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With a best director Oscar nomination for the runaway indie hit Good Will Hunting, Gus Van Sant finally earned Hollywood’s approval. Too bad he did it by repressing the instincts that made him one of the movies’ most unpredictable iconoclasts.

For dramatic contrast, rent the movie that put Van Sant on the cinematic map, Drugstore Cowboy (1989, Artisan, R, $9.98). A lovingly detailed, nonjudgmental account of four hapless junkies in 1971 Oregon, it’s one of those rare movies in which every camera angle and movement seems inspired. Surreal, hallucinatory imagery—like the tiny flying cow (pre-Twister, mind you) that pinwheels across Matt Dillon’s drug-addled face—abounds. The quartet of first-rate performances (by Dillon, Kelly Lynch, James Le Gros, and a very young Heather Graham) and riveting narrative are strictly gravy; what makes Drugstore Cowboy one of the best films of the ’80s is Van Sant’s mastery of the lens.

My Own Private Idaho (1991, New Line, R, $19.98), Van Sant’s next picture, was less impressive overall, largely because great honking portions of it involved Keanu Reeves reciting contemporary variations on speeches from Shakespeare. Watch the tape with the sound turned off, however, and you’ll be mesmerized by gorgeous time-lapse photography and weird, unforgettable visual metaphors. Ostensibly the story of a narcoleptic hustler searching for his mother, Idaho is really the director’s paean to the eerie beauty of the open road; it’s dramatically unsatisfying, but unquestionably among the most visually accomplished films of the past decade. Van Sant’s adaptation of Tom Robbins’ Even Cowgirls Get the Blues (1994, New Line, R, $19.98) was a disaster, but it was the kind of disaster that only a talented eccentric is capable of producing—wretched, but arrestingly so. To Die For (1995, Columbia TriStar, R, $19.95), his hasty follow-up, was a low-key delight that owed its success less to its rather tired cautionary anti-media gibes than to Van Sant’s deft, masterful construction (with screenwriter Buck Henry) of a complex series of interviews, talk-show appearances, newspaper headlines, and interwoven flashbacks.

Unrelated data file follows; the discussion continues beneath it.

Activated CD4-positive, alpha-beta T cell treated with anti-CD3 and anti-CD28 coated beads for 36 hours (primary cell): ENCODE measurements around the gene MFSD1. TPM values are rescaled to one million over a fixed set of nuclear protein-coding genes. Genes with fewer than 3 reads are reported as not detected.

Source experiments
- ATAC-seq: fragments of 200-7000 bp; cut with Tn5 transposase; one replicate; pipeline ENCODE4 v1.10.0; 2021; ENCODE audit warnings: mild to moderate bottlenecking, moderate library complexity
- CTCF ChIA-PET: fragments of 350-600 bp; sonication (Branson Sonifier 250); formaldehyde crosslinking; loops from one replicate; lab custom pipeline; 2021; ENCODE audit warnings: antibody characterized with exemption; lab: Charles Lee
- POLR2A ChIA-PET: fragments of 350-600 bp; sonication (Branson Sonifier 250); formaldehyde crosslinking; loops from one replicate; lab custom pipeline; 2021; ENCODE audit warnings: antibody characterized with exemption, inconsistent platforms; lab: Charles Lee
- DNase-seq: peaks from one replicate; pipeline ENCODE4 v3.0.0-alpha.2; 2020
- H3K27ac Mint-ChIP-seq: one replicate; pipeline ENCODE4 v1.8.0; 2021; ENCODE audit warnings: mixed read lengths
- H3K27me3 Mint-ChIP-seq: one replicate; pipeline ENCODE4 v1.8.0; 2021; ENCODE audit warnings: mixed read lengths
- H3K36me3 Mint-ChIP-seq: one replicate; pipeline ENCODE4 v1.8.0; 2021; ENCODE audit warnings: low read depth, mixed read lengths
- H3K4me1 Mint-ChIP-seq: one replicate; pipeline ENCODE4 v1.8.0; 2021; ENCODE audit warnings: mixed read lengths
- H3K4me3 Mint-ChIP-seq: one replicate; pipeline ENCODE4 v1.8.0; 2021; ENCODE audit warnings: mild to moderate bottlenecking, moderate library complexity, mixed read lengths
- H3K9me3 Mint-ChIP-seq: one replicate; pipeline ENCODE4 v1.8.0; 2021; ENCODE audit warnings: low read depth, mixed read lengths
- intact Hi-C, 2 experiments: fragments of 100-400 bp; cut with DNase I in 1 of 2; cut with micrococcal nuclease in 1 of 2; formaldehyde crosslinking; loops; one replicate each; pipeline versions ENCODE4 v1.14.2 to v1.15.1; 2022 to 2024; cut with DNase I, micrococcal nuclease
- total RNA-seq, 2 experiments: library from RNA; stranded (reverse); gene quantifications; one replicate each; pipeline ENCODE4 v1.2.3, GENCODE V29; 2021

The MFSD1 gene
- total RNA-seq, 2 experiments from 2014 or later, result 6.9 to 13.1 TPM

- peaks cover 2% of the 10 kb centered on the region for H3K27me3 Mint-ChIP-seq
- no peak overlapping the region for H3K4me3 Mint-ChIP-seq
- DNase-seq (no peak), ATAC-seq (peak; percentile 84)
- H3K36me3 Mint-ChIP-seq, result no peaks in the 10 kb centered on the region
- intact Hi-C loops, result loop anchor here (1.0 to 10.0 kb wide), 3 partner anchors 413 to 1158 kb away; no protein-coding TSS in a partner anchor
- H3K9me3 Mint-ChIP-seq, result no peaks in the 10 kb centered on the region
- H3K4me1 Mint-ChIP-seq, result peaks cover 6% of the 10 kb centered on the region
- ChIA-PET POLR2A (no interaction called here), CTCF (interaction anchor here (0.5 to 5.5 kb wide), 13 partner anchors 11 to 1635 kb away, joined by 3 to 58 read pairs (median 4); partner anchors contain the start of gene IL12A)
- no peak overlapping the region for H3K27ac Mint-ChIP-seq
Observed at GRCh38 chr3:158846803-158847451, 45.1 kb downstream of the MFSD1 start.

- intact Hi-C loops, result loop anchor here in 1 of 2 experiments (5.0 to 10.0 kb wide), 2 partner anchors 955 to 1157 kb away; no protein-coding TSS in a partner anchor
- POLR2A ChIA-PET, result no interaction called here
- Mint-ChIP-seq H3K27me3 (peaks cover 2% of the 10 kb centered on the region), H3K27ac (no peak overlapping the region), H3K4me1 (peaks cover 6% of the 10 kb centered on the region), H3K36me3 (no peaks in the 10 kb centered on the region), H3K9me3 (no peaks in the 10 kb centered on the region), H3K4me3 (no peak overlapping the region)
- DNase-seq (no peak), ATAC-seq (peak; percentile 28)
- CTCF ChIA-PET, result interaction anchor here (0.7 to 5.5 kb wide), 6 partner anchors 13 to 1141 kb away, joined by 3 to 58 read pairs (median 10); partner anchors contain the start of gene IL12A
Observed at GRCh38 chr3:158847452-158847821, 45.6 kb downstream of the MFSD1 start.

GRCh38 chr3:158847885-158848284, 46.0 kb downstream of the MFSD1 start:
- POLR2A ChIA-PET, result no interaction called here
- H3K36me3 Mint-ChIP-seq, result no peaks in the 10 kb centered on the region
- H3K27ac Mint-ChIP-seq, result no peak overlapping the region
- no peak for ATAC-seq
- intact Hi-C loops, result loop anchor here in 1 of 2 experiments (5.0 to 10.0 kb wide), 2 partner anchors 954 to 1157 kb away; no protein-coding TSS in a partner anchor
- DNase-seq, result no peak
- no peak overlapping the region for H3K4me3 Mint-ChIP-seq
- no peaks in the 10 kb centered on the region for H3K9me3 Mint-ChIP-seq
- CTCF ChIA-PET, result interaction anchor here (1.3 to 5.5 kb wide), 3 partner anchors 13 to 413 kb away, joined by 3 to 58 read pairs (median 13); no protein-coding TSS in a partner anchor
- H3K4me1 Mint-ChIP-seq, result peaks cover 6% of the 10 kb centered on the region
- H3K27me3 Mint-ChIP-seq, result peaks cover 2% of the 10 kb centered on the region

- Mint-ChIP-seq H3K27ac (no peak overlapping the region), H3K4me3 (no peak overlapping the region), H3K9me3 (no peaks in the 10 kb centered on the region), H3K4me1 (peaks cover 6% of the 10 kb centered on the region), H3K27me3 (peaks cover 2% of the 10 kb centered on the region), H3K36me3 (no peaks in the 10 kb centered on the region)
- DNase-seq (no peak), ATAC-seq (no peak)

Given this eclectic resume, I can’t imagine what attracted Van Sant—a guy who, when asked by a magazine poll to name the 10 best films ever made, filled slots No. 1 through 7 with Larry Clark’s relentlessly sordid Kids—to Matt Damon and Ben Affleck’s reasonably witty but often painfully schmaltzy story of a slumming genius and his therapeutic breakthrough. Granted, the wounded, defensive title character (Damon) superficially resembles some of the wayward youths in Van Sant’s earlier films—River Phoenix’s perpetually dazed drifter in Idaho; the insecure, easily manipulated teens played by Alison Folland and River’s brother, Joaquin, in To Die For. Still, it’s hard to picture Van Sant getting excited about Robin Williams’ sweater-clad, homily-prone shrink, whose miracle cure involves repeating the same banal reassurance over and over and over until it finally sinks in. Cue strings.

Good Will Hunting looks gorgeous (it was shot by famed Jean-Yves Escoffier, the French cinematographer of Les Amants du Pont Neuf and Gummo), and Van Sant’s skill with actors is apparent, but in most respects the film might as well have been directed by Ron Howard, Rob Reiner, or any number of other Hollywood craftsmen; apart from a goofy slow-motion brawl early on, there’s not a trace of Van Sant’s usual style or sensibility. It’s a good little movie, full of clever dialogue and sharp observations. It just didn’t require a Gus Van Sant. But we still do. Come back, Gus. Drugstore Cowboy: A My Own Private Idaho: C+ Even Cowgirls Get the Blues: D To Die For: B Good Will Hunting: B-

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